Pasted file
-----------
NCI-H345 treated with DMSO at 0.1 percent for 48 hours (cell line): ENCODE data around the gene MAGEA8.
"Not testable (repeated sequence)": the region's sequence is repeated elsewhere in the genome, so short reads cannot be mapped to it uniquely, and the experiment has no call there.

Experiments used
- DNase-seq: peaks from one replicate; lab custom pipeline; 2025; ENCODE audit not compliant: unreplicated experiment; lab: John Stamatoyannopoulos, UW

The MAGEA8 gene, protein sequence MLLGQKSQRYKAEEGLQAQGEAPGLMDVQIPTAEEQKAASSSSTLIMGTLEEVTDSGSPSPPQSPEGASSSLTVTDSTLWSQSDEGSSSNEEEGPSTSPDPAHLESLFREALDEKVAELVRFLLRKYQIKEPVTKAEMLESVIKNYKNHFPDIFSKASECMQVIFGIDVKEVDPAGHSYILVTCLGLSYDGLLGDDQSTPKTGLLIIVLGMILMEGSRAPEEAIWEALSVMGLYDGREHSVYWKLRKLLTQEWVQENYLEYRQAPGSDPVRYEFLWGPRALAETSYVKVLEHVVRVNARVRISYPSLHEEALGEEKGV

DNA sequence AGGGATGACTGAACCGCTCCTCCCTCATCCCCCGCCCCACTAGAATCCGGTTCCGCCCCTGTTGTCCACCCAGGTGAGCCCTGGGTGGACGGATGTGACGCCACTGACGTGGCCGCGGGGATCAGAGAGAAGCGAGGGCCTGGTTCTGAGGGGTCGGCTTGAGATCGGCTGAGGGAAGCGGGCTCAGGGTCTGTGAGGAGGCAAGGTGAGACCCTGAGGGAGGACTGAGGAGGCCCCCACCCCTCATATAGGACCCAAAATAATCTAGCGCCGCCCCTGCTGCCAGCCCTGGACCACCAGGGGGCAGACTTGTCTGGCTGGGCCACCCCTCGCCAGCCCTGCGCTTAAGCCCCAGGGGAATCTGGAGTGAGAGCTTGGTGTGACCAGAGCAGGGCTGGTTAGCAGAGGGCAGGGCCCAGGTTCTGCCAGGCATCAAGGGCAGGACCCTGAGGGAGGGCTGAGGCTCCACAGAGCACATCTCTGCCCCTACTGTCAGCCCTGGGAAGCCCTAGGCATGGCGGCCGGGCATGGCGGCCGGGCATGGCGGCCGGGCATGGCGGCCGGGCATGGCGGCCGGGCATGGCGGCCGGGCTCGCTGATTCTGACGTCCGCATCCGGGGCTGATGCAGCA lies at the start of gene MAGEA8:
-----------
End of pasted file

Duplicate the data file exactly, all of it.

NCI-H345 treated with DMSO at 0.1 percent for 48 hours (cell line): ENCODE data around the gene MAGEA8.
"Not testable (repeated sequence)": the region's sequence is repeated elsewhere in the genome, so short reads cannot be mapped to it uniquely, and the experiment has no call there.

Experiments used
- DNase-seq: peaks from one replicate; lab custom pipeline; 2025; ENCODE audit not compliant: unreplicated experiment; lab: John Stamatoyannopoulos, UW

The MAGEA8 gene, protein sequence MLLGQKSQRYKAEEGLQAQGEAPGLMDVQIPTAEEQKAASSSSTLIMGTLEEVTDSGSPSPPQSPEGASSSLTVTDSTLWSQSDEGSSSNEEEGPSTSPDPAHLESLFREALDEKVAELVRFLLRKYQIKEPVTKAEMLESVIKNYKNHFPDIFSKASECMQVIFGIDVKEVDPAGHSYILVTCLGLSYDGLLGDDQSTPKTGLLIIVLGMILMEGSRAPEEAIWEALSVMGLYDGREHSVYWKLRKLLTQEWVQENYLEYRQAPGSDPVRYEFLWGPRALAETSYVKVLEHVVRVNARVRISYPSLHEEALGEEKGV

DNA sequence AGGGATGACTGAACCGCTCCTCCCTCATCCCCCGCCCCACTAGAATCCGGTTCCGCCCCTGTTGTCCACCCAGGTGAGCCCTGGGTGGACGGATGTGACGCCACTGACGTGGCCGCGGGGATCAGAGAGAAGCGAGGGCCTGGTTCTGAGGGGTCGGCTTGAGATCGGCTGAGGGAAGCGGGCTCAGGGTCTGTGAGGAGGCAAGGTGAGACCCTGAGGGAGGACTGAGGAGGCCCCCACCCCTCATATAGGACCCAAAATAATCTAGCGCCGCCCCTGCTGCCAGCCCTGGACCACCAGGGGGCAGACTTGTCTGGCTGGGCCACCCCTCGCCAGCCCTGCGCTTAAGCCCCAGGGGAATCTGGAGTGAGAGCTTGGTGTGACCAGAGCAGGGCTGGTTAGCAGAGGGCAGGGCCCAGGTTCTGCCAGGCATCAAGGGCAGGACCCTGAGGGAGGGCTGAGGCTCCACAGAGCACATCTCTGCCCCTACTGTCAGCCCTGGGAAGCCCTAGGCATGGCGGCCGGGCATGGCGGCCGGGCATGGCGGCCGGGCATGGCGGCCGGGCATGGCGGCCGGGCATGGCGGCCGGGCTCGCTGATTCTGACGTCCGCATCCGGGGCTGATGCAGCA lies at the start of gene MAGEA8: